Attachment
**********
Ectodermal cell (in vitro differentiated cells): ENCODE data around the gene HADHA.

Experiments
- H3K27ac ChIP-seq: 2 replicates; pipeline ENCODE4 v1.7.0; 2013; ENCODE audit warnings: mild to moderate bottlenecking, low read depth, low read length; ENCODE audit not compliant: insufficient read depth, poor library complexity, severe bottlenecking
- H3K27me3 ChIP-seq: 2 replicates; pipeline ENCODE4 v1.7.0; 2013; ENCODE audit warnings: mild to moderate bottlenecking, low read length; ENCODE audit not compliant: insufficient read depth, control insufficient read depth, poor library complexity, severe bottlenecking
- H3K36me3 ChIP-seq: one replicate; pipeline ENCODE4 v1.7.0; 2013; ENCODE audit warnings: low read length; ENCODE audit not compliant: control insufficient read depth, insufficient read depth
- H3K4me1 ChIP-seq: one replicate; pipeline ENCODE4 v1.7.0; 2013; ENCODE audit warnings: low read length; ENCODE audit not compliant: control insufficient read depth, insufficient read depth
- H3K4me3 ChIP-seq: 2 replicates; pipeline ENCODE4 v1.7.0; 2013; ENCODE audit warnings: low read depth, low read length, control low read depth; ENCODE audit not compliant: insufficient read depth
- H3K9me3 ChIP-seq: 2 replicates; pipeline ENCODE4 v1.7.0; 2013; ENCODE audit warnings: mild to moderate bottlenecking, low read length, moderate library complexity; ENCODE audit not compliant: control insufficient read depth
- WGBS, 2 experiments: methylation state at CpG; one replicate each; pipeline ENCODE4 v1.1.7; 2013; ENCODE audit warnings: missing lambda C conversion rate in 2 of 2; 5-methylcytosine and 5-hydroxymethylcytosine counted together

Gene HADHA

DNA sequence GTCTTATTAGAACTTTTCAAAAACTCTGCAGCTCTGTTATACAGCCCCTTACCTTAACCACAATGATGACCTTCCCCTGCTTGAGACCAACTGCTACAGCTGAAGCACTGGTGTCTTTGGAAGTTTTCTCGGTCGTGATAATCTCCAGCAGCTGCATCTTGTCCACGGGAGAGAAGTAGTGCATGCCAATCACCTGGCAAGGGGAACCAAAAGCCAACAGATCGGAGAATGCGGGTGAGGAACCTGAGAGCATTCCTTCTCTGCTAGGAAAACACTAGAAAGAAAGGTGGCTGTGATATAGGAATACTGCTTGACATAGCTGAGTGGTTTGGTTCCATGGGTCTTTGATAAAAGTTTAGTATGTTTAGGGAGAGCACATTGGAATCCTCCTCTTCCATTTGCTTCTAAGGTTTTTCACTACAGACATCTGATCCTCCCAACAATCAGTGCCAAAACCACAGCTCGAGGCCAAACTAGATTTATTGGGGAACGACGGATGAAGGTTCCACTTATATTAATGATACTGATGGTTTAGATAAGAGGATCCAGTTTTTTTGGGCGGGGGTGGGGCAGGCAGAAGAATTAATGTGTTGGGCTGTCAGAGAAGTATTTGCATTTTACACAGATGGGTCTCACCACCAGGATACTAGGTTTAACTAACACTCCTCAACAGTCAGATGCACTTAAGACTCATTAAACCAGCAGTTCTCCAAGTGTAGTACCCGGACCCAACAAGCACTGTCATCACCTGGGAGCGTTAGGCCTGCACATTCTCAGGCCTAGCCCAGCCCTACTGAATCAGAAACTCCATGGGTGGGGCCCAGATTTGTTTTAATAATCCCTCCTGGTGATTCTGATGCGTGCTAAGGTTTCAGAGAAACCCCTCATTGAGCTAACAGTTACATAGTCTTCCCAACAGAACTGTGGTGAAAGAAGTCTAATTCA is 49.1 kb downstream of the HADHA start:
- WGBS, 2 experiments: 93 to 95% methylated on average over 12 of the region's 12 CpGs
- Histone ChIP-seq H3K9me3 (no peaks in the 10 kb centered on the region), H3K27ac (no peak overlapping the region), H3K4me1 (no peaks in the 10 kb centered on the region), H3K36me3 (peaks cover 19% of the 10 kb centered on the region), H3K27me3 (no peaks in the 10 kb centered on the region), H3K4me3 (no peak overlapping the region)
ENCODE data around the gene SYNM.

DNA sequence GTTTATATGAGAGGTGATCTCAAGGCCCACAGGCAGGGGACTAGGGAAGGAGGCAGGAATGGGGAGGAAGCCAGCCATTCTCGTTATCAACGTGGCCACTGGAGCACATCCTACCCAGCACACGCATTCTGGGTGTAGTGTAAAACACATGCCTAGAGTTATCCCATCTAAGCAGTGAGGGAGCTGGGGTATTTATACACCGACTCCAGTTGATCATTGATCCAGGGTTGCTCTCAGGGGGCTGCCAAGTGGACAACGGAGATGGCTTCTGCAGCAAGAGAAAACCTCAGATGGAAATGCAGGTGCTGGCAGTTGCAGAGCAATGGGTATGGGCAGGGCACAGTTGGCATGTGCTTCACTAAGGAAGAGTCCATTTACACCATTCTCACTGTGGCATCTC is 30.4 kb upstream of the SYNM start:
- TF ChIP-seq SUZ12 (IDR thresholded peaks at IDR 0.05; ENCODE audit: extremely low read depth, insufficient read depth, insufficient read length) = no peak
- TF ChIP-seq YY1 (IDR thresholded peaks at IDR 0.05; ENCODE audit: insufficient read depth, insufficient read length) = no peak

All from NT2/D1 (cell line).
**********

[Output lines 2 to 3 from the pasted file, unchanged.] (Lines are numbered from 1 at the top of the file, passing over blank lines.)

Experiments
- H3K27ac ChIP-seq: 2 replicates; pipeline ENCODE4 v1.7.0; 2013; ENCODE audit warnings: mild to moderate bottlenecking, low read depth, low read length; ENCODE audit not compliant: insufficient read depth, poor library complexity, severe bottlenecking